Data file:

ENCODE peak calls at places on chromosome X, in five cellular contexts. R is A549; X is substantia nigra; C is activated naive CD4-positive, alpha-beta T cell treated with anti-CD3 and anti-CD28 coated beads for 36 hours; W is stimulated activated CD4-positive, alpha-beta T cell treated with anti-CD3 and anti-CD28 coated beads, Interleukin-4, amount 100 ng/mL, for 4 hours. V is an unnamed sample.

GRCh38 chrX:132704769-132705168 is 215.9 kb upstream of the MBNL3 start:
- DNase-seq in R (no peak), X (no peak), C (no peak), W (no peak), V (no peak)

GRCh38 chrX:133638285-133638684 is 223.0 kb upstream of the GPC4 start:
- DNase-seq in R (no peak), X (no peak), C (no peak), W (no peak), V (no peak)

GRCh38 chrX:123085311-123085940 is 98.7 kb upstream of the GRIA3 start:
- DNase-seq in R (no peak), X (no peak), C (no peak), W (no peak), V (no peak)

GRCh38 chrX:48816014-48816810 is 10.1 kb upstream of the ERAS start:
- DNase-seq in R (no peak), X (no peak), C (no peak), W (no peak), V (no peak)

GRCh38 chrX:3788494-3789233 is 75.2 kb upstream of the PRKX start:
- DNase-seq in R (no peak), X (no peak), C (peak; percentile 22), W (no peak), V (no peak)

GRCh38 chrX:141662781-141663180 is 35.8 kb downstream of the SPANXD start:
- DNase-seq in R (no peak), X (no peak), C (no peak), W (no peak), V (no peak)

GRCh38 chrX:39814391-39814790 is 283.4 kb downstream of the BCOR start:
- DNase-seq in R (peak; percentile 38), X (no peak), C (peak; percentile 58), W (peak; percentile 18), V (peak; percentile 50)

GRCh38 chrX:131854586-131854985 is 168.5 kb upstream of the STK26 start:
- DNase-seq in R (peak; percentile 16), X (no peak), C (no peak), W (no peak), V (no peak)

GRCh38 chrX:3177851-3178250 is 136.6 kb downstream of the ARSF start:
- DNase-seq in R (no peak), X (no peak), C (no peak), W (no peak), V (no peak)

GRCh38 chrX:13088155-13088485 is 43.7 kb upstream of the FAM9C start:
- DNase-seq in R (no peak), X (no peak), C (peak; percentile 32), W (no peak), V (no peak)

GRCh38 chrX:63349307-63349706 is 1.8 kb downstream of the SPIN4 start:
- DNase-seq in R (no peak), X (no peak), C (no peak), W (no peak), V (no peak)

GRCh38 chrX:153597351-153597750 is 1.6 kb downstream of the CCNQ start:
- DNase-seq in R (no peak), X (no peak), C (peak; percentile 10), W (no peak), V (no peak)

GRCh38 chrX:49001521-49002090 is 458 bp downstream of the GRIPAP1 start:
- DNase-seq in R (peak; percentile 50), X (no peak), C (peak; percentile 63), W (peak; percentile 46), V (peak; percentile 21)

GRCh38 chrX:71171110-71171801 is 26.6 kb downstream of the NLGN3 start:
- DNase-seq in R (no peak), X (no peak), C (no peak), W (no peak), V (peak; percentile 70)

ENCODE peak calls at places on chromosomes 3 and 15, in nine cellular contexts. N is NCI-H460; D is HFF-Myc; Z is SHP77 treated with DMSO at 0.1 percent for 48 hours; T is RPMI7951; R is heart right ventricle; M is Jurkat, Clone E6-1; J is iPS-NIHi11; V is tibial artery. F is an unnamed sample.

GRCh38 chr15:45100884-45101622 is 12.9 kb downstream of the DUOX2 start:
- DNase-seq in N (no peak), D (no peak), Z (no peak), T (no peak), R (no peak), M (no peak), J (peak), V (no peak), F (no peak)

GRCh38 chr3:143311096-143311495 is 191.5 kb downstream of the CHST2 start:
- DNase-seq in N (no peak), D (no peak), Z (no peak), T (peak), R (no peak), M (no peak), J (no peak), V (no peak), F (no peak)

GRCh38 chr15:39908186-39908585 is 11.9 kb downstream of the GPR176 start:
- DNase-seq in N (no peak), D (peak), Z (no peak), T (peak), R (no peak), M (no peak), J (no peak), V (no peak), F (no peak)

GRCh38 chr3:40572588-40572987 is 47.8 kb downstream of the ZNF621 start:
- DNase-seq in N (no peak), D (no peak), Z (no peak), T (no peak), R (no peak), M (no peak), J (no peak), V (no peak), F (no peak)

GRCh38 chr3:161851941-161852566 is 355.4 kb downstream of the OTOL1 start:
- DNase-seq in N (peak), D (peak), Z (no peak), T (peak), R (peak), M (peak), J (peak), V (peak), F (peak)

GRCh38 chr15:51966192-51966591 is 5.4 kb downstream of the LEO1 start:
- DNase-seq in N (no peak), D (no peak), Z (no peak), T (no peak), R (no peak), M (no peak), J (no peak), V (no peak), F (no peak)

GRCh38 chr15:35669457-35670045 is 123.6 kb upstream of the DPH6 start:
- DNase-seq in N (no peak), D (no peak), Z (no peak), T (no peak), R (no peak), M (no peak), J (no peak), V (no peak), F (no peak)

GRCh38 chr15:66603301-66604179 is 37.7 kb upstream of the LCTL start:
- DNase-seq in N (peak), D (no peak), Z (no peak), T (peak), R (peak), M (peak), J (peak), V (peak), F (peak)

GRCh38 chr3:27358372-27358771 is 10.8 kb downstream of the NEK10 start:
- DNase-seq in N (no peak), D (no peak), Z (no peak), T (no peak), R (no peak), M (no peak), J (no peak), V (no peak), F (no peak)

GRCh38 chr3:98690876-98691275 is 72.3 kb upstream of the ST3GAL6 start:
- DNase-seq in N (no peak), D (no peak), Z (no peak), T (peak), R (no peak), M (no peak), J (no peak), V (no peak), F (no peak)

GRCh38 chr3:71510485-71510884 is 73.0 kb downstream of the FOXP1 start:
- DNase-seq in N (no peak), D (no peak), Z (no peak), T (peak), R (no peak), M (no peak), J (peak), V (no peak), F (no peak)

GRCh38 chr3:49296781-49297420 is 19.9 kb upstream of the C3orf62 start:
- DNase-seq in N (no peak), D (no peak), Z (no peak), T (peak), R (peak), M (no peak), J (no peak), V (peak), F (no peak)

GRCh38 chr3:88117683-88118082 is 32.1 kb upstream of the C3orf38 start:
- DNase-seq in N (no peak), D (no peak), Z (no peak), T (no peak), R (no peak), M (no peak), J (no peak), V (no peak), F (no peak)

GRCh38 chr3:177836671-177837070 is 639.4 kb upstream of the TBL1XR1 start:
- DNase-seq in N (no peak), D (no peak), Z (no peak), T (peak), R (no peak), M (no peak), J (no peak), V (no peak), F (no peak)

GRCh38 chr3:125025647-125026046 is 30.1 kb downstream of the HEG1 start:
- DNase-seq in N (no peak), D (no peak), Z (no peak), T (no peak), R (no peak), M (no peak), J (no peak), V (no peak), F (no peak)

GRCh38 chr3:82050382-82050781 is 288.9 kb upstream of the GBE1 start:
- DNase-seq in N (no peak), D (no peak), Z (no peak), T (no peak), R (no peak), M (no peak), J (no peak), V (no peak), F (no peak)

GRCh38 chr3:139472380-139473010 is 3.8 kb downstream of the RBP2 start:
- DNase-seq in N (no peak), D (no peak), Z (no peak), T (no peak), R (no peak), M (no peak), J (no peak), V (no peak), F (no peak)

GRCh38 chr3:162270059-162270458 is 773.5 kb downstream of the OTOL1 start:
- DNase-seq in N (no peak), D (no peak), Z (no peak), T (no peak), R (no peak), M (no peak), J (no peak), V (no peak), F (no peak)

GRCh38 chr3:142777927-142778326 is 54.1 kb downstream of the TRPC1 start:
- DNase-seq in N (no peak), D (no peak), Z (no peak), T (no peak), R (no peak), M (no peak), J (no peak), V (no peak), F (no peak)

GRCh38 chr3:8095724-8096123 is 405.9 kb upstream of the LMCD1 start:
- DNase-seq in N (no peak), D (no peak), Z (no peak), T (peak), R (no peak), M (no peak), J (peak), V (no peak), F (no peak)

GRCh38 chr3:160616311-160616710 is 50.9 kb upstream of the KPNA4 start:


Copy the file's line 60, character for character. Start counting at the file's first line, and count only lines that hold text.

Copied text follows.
- DNase-seq in N (no peak), D (no peak), Z (no peak), T (no peak), R (no peak), M (no peak), J (no peak), V (no peak), F (no peak)